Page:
In and of itself, the article is quite good.  But, to be honest, it is good because most of the work was done by me.  I saw the article, posted by a fellow Egyptologist on facebook.  I read it, excited to learn more about Murray’s work.  Maybe there was something in there that I could learn about her witchcraft studies.  As I read, I realized that I wasn’t learning anything new.  In fact, I was reading my own words, spit back at me, in an online article that was and is being enjoyed by thousands of people.  Some of my own phrases, and most definitely my unique analysis of Murray’s life and career, were there for thousands to see.  Usually, this makes me very happy.  Murray is still little-known outside of a small group of historians and Egyptologists even though she is central to the discipline.  I got to the end of the article and realized there were NO citations.  Not one.  I did a ctrl+F to search for my name, thinking I must have missed where I was mentioned in the article as Murray’s biographer and owner of many of the ideas therein.  Nothing.

Mind you, this was all happening at the beginning of what would be the Kansas City Royals’ World Series winning game.  But the first 8 1/2 innings were pretty dull, so I had some energy to devote to rectifying the situation.  I tweeted at the author, Sarah Waldron (@Sarah__Waldron).

First tweet to @Sarah__Waldron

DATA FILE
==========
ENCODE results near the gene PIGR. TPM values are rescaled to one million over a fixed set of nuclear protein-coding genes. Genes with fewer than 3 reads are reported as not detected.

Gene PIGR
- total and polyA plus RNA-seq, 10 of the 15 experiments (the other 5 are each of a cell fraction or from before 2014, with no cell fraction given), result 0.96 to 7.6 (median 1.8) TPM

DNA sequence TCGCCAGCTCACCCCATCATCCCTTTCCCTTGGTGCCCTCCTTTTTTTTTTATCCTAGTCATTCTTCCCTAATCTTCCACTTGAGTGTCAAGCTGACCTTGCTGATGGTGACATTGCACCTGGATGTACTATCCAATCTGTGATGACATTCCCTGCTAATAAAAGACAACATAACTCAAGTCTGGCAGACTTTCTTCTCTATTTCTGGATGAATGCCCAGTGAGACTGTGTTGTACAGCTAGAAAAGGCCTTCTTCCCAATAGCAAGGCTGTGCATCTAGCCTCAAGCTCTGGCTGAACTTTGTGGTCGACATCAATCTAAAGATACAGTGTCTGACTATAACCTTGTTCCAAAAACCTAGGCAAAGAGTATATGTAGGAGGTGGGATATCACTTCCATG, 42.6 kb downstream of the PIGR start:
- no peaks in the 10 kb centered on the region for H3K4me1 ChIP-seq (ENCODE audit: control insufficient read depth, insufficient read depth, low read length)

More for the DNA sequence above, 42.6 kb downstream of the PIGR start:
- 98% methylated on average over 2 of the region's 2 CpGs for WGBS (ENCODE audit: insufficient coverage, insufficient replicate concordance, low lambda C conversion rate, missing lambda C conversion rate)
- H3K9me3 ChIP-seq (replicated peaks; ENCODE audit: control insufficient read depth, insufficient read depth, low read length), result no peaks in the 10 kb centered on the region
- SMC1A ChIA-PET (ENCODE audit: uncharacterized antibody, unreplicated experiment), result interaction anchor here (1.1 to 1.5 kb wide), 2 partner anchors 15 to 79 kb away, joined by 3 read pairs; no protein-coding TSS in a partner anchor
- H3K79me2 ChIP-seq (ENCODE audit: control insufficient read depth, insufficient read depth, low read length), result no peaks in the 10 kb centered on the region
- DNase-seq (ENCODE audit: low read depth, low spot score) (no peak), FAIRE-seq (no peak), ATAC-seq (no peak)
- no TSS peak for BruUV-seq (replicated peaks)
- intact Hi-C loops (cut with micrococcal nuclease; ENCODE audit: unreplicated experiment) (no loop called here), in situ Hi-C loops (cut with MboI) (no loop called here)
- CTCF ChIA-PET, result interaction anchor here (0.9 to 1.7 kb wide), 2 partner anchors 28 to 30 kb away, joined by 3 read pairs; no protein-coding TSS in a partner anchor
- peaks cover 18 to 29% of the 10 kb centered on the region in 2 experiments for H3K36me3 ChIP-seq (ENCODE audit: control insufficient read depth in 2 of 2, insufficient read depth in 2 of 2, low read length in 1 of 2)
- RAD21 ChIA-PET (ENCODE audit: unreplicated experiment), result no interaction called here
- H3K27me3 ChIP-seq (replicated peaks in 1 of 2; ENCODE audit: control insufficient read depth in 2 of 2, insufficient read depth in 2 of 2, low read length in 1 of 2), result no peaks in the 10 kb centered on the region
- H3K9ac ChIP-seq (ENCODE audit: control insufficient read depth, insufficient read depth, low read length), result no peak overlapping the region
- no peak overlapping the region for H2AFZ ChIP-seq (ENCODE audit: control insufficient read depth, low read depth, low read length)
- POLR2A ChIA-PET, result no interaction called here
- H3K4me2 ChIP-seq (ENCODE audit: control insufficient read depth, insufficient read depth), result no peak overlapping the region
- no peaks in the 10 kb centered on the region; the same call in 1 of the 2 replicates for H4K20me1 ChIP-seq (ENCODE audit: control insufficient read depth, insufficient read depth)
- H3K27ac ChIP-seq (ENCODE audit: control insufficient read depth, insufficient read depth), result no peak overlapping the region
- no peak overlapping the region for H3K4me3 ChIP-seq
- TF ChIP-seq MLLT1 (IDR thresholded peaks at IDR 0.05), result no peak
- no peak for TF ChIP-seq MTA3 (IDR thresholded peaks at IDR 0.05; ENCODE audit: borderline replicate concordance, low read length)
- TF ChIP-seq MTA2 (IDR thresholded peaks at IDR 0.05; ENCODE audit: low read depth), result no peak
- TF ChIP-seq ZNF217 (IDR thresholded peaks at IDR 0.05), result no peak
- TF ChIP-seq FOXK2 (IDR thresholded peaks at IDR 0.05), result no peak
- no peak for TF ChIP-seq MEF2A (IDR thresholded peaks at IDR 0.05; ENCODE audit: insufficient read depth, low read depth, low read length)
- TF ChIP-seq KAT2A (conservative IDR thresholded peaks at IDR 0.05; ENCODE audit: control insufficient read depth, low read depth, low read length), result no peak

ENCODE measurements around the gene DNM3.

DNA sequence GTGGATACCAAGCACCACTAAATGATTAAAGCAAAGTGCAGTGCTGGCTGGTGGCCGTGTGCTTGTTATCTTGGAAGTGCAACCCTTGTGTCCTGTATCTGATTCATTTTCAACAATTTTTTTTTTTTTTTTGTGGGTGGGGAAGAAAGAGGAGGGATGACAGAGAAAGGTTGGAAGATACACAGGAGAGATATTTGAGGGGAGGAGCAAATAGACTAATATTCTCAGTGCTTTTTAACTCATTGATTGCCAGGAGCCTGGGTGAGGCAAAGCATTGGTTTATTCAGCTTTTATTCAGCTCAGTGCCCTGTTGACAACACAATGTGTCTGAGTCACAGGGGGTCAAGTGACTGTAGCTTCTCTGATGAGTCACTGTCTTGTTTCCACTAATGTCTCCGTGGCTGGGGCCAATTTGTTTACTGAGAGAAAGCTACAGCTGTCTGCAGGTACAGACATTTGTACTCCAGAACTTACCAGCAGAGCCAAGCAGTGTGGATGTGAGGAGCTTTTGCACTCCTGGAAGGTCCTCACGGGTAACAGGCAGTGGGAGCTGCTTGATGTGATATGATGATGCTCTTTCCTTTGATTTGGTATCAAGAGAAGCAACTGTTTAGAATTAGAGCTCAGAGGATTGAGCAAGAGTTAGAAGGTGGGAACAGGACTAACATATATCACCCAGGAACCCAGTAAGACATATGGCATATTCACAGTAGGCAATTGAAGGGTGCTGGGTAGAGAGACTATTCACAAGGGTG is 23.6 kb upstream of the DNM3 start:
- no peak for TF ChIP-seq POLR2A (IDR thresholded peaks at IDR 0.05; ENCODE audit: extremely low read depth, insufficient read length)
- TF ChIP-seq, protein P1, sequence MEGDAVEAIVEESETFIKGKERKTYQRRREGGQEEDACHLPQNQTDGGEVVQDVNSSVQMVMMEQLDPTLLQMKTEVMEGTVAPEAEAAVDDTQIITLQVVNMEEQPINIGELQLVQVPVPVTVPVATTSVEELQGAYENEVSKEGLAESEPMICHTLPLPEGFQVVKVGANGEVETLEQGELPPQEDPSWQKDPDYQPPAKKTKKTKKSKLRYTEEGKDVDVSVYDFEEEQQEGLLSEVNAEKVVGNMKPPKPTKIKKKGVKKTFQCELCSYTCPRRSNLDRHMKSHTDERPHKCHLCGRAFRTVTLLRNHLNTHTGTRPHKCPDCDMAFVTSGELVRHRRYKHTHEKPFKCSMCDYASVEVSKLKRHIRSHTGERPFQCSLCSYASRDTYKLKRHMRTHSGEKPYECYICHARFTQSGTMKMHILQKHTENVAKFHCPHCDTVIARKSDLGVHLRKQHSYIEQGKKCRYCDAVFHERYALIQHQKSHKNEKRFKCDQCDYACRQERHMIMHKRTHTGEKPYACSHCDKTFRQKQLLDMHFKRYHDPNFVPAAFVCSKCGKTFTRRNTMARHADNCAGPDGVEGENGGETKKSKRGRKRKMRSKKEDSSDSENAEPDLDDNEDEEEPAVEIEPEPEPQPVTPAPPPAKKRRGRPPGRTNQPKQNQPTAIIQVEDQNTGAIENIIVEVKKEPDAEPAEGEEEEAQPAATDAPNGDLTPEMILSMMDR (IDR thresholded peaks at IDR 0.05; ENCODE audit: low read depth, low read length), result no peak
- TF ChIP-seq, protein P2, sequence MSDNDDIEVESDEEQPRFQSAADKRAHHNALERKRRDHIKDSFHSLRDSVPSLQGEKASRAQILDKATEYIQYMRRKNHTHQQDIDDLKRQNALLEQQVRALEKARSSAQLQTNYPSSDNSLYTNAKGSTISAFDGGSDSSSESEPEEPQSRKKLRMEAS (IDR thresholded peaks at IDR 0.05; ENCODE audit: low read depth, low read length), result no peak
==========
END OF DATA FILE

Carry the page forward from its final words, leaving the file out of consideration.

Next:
First tweet to @Sarah__Waldron

I received this response, and you can read the continuing conversation just below it:

Author's response and part of mine.

Author’s response and part of mine.

Did I mention–there aren’t multiple academic essays about her?  Oh, well, here:

In which I let her know the truth and ask for credit.

In which I let her know the truth and ask for credit.

I haven’t, as of 8:30am CST, gotten a response from her.  I’d like to know about these other articles she found.  Who wrote those?  If there are multiple articles, why didn’t I find them in 7 years of searching?  Sarah Waldron has some explaining, and documenting, to do.

I also emailed the Editors of the Broadly section of  Their email is, according to the website:  I asked them to rectify the situation, simply by getting their author to give me credit for the stuff that I wrote (which was much of the biographical information and more).  I haven’t heard from them yet.